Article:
Presidio County History Written in 1922
Presidio County, formed in 1850, for a number of years comprised the greater part of the Trans-Pecos region of Texas. In 1871 Pecos County was set off, and in 1887 Brewster and Jeff Davis counties were created, leaving its present area of about twenty-five hundred square miles. The county was organized in 1875, and Fort Davis was the county seat until 1887, and after the creation of Jeff Davis County, a county government was established at Marfa, on the line of the Southern Pacific Railway, which was constructed across the north end of the county in 1880. The northern part of the county consists of high. rolling, treeless plains, but a large part of the area is mountainous and there are very few streams of running water. The mountainous districts are chiefly noted for their mineral deposits. and the stock raising industry is confined to the plains region in the northern part. About thirty years ago efforts were made to develop the silver deposits in the southern part of the county, near Shafter, and the Presidio mine in that vicinity has been in successful operation for over twenty years and is the principal metal producer in Texas. In 1911 Texas produced silver to the value of over two hundred thousand dollars, and a large part of it came from Presidio County, The town of Shafter is off the railroad and is a mining camp, with several hundred inhabitants, most of the labor being performed by Mexicans. The oldest town in the county is Presidio, located on the Rio Grande, and which has long been a port of entry and the site of a custom house. Marfa, the county seat and chief town, has a population estimated at about seventeen hundred, is a distributing point for most of the country to the South and North, and is also noted as a health resort, having an elevation of nearly five thousand feet. For many years most of the supplies for Fort Davis, Shafter and other points along the Rio Grande have been hauled out of Marfa by wagon train.
Agriculture is as yet in its infancy in Presidio County, and has been largely confined to small patches along the Rio Grande, operated by Mexicans with small irrigation plants. Recently a dam has been constructed across Alamita Creek south of Marfa, and with the accumulation of flood water it is estimated that about 12,000 acres may be put under cultivation. At the present time the amount of irrigated land in the county is about 1,000 acres, and experiments have proved that alfalfa, wheat and fruit are profitable crops under irrigation. For many years the county has supported large herds of cattle, sheep and goats, and the raising of goats and sheep is increasing, with Marfa as the market for wool and mohair. Besides its silver mines Presidio County has undeveloped deposits of copper and lead, and great quantities of excellent marble.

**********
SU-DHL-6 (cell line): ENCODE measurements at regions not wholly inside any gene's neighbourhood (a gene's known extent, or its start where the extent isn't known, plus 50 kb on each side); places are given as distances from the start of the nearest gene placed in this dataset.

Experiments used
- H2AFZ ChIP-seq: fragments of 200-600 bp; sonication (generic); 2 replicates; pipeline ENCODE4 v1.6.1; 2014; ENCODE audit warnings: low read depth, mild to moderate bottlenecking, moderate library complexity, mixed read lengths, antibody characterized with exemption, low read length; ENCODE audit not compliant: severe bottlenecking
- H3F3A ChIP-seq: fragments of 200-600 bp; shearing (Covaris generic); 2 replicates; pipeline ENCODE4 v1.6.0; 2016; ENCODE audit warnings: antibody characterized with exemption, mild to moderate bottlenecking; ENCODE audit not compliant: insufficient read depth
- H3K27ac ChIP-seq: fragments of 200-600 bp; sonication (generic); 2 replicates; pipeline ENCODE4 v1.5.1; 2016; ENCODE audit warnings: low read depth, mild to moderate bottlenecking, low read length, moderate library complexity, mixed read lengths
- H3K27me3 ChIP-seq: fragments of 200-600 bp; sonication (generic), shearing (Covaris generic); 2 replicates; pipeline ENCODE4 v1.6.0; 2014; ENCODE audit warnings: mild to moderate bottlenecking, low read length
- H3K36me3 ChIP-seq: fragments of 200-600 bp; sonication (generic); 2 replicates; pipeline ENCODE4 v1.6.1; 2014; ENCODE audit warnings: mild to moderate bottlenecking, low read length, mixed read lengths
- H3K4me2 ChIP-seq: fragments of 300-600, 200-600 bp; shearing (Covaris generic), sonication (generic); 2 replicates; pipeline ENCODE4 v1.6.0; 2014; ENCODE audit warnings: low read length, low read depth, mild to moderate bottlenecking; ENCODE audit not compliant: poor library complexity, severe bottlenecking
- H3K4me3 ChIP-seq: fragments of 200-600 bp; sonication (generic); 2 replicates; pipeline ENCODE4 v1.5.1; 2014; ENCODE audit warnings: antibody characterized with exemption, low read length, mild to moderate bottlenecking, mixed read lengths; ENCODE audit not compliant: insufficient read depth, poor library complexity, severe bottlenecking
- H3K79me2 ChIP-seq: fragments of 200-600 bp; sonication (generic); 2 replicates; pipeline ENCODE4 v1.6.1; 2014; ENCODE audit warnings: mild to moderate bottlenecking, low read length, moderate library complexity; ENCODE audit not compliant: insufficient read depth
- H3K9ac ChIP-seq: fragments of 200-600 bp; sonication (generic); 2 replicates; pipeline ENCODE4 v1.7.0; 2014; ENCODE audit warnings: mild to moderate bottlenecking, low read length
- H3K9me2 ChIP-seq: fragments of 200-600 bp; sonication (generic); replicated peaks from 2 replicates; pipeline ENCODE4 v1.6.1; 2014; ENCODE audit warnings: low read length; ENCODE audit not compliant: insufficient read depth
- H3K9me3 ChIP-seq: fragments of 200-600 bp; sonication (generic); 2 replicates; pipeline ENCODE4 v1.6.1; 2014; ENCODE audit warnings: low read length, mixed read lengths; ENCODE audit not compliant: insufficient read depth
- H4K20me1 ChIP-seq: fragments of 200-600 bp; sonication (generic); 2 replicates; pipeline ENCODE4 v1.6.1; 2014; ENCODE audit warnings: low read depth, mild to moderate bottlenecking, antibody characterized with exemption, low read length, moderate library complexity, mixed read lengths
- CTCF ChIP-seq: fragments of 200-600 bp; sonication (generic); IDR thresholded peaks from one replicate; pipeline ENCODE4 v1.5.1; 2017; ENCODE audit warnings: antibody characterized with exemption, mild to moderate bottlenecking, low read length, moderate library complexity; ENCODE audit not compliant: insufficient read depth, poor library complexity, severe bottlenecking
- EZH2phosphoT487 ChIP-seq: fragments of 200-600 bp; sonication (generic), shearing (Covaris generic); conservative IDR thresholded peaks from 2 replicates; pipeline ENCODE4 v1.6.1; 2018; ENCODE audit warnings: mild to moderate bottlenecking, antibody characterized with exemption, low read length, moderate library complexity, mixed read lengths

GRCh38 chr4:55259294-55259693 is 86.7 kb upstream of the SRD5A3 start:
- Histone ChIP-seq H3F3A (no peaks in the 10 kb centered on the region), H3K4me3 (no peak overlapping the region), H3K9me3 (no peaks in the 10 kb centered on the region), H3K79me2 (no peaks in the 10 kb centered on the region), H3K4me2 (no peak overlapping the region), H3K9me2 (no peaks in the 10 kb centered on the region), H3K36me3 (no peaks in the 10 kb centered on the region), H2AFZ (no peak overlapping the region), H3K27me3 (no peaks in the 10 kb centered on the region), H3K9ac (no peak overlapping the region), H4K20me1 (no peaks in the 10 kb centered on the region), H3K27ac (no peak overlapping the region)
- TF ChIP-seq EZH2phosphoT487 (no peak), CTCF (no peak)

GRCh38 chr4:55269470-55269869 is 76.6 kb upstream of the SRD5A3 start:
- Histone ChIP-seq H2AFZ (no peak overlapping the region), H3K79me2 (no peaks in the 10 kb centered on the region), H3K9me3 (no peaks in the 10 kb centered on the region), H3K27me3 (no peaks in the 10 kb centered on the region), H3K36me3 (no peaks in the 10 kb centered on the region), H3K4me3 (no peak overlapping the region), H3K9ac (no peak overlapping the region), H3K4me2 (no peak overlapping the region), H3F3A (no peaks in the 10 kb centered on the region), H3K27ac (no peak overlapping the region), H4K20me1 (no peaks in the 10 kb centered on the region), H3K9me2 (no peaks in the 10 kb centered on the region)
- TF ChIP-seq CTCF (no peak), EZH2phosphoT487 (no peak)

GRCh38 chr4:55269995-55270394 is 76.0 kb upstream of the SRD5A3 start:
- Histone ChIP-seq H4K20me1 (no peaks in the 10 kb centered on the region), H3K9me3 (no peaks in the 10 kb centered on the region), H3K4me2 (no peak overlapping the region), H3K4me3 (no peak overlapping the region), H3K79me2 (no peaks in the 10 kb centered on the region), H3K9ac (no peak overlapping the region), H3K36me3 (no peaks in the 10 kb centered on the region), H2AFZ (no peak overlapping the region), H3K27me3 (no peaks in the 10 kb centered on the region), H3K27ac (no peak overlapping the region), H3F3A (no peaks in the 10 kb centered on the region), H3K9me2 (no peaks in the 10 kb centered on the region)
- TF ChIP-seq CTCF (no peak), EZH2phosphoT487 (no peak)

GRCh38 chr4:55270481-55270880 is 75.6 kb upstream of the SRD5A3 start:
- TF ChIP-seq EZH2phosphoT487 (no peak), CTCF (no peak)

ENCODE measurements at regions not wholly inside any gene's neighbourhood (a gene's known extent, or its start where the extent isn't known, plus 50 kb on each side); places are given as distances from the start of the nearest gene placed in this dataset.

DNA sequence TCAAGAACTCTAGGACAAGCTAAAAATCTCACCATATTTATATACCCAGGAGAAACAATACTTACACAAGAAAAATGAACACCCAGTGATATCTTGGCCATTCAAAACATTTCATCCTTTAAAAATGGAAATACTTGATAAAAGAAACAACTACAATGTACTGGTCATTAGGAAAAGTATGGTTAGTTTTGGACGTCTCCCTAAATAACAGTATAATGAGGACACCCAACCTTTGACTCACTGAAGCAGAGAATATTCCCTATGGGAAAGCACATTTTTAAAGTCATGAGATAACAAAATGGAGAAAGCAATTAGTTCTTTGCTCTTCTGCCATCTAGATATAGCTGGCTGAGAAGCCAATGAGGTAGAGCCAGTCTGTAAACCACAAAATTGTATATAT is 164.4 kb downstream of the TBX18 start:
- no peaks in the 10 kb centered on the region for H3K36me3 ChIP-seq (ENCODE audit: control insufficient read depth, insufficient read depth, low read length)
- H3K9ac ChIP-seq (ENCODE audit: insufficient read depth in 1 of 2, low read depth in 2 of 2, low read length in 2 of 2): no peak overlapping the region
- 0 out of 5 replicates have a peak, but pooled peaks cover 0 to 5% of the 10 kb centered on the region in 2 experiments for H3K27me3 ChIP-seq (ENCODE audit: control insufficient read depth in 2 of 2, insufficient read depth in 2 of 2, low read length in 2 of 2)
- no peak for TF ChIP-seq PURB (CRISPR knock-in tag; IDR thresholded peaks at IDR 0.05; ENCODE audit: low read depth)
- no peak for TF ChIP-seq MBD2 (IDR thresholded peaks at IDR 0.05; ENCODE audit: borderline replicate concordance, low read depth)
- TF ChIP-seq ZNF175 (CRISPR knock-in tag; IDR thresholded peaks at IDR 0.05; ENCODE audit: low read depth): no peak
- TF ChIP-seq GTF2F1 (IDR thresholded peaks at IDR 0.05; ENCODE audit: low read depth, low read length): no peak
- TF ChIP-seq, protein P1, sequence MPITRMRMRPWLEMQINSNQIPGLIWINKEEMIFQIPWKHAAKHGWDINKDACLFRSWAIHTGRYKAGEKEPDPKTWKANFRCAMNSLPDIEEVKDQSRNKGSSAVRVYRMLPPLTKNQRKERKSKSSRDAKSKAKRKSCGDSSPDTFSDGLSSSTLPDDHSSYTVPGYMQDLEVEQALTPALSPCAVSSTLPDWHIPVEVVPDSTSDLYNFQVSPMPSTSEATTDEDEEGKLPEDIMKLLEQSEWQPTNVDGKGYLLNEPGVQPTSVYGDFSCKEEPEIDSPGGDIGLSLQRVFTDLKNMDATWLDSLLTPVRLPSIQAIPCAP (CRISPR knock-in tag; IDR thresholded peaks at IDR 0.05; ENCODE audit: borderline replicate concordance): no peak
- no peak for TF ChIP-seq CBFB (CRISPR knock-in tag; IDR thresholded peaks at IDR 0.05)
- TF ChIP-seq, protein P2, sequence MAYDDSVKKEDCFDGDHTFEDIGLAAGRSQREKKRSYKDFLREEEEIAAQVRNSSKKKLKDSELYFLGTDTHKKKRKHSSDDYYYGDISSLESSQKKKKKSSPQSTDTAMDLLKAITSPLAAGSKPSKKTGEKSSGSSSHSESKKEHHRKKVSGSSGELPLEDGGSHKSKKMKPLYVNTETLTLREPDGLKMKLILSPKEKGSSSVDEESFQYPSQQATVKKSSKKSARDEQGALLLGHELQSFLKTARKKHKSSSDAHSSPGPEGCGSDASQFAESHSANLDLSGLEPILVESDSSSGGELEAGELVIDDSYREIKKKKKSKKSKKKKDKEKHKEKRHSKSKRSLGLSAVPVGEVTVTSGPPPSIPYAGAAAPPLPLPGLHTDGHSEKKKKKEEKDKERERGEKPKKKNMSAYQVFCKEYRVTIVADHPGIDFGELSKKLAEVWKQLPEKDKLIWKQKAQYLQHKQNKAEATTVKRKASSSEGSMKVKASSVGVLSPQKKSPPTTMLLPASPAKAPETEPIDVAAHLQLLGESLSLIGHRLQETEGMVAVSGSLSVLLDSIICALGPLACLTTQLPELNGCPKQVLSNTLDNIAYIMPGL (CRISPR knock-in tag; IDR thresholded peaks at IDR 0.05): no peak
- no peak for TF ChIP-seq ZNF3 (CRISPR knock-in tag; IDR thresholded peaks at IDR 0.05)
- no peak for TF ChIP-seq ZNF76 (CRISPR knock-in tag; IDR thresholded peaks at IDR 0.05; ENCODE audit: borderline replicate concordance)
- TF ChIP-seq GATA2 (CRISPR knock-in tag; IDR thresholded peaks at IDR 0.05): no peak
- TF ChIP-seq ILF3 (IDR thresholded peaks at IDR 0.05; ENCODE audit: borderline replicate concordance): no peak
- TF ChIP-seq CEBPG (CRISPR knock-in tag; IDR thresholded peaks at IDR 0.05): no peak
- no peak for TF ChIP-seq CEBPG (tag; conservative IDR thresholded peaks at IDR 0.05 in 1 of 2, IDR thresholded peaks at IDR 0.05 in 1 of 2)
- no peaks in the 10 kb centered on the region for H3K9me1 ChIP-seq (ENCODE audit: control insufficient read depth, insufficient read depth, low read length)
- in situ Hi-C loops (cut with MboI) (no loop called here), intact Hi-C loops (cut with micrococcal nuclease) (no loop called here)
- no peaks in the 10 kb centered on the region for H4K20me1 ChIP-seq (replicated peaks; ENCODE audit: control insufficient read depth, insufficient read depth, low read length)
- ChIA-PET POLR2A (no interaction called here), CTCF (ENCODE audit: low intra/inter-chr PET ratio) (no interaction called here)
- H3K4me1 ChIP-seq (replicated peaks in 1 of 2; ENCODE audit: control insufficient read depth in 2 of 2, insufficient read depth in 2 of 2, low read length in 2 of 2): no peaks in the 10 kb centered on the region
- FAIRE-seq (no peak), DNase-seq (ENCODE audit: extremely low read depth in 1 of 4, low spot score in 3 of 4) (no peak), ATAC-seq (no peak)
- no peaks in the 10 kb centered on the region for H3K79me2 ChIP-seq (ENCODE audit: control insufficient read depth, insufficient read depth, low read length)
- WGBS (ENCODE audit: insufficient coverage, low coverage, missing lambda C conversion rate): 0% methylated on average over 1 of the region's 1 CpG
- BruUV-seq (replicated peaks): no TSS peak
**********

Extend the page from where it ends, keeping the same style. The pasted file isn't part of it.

The population of Presidio County in 1870, when its territory still included all that part of the Trans-Pecos region except El Paso and Culberson counties, was 1,636; in 1880, before Jeff Davis and Brewster counties were set off, 2,873 ; in 1890, 1,698 ; in 1900, 3,673; in 1910, 5,218, including about 3,000 Mexicans ; in 1920, 12,202. The value of taxable property in the county in 1903 was $2,827,572; in 1913, $3,762,793 ; in 1920, $7,109,421.
The total area of the county is 2,439,680 acres, and about a third was included in farms or ranches at the time of the last census. The amount of “improved land” was about 7,000 acres, compared with about 2,500 acres in 1900, and the number of farms was 186 in 1910. Forty-three of these farms were irrigated, and in 1909 the acreage irrigated was 855. The livestock enumerated was 49,191 cattle ; about 4,400 horses and mules, and 4,197 goats ; in 1920, 62,896 cattle ; 3,739 horses and mules. In 1909, 601 acres were planted in corn ; 504 acres in wheat ; and 479 acres in hay and forage crops. – History of Texas, 1922, by W. Barrett Travis.